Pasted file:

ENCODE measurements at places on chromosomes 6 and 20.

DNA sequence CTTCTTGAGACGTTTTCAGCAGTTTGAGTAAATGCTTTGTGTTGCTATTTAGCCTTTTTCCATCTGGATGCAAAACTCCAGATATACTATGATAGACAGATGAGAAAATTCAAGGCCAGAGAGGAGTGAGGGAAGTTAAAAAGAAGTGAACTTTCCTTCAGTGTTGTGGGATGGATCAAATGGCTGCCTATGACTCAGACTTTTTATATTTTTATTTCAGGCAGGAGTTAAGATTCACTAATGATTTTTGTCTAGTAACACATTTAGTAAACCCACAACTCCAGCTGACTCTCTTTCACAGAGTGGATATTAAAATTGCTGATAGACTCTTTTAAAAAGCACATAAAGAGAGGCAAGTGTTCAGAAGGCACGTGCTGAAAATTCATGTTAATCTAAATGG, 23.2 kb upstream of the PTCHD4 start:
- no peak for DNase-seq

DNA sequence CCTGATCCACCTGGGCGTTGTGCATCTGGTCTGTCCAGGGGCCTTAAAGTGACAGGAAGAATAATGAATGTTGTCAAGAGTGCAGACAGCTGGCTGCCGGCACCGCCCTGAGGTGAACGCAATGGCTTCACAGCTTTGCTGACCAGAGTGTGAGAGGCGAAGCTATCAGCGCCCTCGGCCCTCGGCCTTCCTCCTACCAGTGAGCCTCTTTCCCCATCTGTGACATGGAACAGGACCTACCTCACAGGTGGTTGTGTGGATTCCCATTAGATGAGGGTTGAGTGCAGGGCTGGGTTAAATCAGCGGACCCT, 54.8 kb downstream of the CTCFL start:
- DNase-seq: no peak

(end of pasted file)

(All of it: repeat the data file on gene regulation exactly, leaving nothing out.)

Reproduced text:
ENCODE measurements at places on chromosomes 6 and 20.

DNA sequence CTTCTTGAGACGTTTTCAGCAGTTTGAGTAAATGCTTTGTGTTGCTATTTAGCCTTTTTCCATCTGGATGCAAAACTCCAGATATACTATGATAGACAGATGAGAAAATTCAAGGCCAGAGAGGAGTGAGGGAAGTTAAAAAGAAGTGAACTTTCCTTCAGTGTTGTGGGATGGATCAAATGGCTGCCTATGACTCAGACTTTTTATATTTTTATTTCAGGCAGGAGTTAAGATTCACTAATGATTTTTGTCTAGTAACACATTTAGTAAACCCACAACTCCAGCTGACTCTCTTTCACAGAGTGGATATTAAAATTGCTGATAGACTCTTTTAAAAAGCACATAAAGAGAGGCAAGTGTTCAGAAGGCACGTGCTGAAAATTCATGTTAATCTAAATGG, 23.2 kb upstream of the PTCHD4 start:
- no peak for DNase-seq

DNA sequence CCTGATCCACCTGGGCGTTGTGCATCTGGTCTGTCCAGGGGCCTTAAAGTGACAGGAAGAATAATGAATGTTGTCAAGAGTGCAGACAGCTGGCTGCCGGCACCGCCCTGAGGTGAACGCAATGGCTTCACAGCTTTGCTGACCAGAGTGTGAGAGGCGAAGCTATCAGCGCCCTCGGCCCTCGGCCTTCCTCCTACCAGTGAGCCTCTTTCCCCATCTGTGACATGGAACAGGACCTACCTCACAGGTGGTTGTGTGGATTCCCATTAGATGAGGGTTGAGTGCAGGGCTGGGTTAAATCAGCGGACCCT, 54.8 kb downstream of the CTCFL start:
- DNase-seq: no peak